In 2004, the Ninash Foundation, in cooperation with notable artist Pushpendra Singh, established the Indo-International Culture School in Mahapura. The mission of the school is to provide educational and vocational training to the children of the village, while preserving India's cultural heritage. This heritage is largely reflected in the glass paintings in India's ancient forts, palaces and monuments.


Building the Indo-International Culture School (2004-06)
The Ninash Foundation provided financial help to build the Indo-International Culture School for the underprivileged children of the village of Mahapura. The land was provided by Mr. Pushpendra Singh and his family.

2004 2014


The school began with 14 children in a one-story school building on a dirt lot, but with the dedication and hard work of volunteers, the Mahapura Culture School began to flourish. Led by Dr. Ashok Kumar Malhotra and Linda Drake, the students of the SUNY Oneonta Learn and Serve in India program volunteered their efforts to help raise funds to build more rooms and buy classroom supplies for the children.


A family operated school with the Singh Family: Mahavir and Rashmi Singh, Yatan and Push Singh, Kiwi and Krishna Singh





2006 2008

In 2007, the school added three more rooms. The enrollment increased to 150 children.  Through the leadership of Pushpendra Singh and his family, Ashok Malhotra and Linda Drake along with the efforts of many supporters and donors, the Mahapura Culture School has begun to extend and thrive. The children receive books, supplies, uniforms and other resources necessary for their success.

Addition of High School Building (2009-10)
The Ninash Foundation, in cooperation with Pushpendra Singh, expanded the school house by adding a second story thus doubling its size. This addition will be used for higher classes up to the 12th grade.


 Computer Center and Library (2008-09)
A state of the art library equipped with a few thousand books and half a dozen computers was opened in memory of John Thomas Koller and was inaugurated by John Koller and Mimi Forman.

Thanks to the children and teachers of the Gavilan Peak School (Arizona), Oneonta School District and Cooperstown Elementary School (New York) as well as the generous donations of John Koller and Mimi Forman, the Mahapura Culture School now boasts the John Thomas Koller library, computer center and a spectacular artisan wing. The school has been able to get a new school bus, allowing children living further away to attend.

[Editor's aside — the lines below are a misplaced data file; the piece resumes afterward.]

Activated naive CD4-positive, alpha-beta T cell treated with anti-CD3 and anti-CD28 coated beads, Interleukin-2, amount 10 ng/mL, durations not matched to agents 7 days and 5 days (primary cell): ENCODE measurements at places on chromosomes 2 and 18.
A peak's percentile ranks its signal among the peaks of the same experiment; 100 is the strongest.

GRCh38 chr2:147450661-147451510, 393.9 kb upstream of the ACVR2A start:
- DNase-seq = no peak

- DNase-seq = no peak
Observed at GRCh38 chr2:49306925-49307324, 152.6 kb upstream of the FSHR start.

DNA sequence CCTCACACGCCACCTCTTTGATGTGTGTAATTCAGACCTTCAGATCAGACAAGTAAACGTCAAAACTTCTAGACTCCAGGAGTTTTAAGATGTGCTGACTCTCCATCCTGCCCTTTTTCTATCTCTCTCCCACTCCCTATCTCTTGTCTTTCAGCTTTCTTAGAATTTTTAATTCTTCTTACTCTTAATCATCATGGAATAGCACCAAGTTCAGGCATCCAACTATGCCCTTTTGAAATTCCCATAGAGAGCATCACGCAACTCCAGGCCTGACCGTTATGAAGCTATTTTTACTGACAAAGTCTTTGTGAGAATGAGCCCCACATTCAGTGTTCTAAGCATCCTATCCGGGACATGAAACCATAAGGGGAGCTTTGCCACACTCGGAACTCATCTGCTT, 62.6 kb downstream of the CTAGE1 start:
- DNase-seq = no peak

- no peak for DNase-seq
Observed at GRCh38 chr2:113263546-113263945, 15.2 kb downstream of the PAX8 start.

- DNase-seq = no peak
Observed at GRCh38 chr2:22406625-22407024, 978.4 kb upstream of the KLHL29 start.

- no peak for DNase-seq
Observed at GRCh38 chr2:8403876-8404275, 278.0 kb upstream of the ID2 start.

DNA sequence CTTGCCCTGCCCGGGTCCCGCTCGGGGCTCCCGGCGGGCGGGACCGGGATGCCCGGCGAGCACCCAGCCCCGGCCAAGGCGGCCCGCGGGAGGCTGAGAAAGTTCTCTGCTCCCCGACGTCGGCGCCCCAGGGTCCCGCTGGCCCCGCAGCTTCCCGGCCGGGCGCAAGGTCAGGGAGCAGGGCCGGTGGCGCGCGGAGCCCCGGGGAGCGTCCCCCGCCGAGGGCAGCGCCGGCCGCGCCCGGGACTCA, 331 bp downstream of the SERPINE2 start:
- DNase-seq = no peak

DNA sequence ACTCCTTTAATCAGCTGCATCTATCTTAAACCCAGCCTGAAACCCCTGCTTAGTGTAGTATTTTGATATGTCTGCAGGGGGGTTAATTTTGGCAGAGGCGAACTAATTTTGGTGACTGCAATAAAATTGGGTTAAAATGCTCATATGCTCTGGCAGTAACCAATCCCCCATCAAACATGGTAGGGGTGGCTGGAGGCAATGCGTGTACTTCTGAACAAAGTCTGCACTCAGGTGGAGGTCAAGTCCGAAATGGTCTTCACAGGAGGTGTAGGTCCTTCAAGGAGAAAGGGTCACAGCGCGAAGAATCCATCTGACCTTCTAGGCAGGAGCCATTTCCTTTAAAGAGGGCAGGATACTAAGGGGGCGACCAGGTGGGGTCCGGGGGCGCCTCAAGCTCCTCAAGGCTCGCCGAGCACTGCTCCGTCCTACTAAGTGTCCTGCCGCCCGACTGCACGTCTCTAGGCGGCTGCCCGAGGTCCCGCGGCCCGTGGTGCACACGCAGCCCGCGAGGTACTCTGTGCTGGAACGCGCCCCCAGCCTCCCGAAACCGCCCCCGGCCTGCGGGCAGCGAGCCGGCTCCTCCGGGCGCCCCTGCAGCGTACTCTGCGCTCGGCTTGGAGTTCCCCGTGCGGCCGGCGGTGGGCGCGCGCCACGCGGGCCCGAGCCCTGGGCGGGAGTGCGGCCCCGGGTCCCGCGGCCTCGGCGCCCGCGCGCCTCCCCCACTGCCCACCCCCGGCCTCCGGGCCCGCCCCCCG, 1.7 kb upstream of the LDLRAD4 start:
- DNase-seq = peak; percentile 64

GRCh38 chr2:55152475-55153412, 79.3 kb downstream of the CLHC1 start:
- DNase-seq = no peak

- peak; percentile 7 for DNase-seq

The Mahapura Culture School currently enrolls 200 eager students. They enjoy the artistically decorated classrooms and are educated by enthusiastic and qualified teachers.

Eco-Garden (2010)
The teachers and children of the Mahapura School created an eco-garden where vegetables are grown organically and shared by them.

Memorial Garden for Dr. Douglas Shrader (2011)
A memorial garden was dedicated to Dr. Douglas Shrader, SUNY Distinguished Teaching Professor of Philosophy, who had contributed to the Ninash Foundation's Literacy Project by being the voice over for the video tapes shown globally.

 New Toilet Facilities (2010-11):
New Western Style Toilets were created for the use of the school staff and visitors!

 Two new art teachers were hired through the generous sponsorship of  Mark and Kim McKinney  (2010-11).

New Artisans Wing (2007-08)
Through the generous donations of John Koller and Mimi Forman, the Mahapura Culture School opened a new Artisan Wing to display stained glass art created by Pushpendra Singh and other art teachers of the school. The John Koller and Mimi Forman Artisan Wing will also be used to demonstrate the intricacies of creating stained glass art work. The Artisan Wing will be open to the local community.

John Koller and Mimi Forman Artisan Wing


August 2011


Dr. John Young (Emeritus Professor of Anthropology, Oregon State University, US)  Dr. Jean Fang (Retired Professor of Foreign Languages, Oregon State University, USA) and Dr. Kevin Brien {Philosophy Department, Washington College, Maryland, USA visited the school.

In 2013, there are more than 200 children of all castes in classes ranging from nursery to the 9th grade.
Global Educational Exchange
Through the Indo-International Schools project, the Ninash Foundation has committed to improving the lives of children and promoting literacy throughout the world. The Mahapura Culture School is only one of the five schools built as part of the Indo-International Schools project. Each school plays a crucial role in transforming the lives of its students and their communities by opening doors to global education exchange.
How Can You Help!
$200 will support a child.
You can help the 50 million underprivileged children of India by supporting the drive to raise funds for the schools built by the Ninash Foundation. The schools require constant support for teachers and children. The Ninash Foundation's program aims to build new schools as often as possible to alleviate poverty and promote literacy throughout India and the world. Your tax-deductible contribution to the Ninash Foundation, a 501©(3) charitable organization, will directly support the project. A donation of $8000-10,000 will build a classroom in a school, and $200 will support a child through an entire year of education; any amount will help provide supplies and pay a teacher's salary. As the individuals in the SUNY Oneonta Learn and Serve in India program have shown, you can make a difference.




Principal Push
Push's stained glass work in Amber Palace, Jaipur
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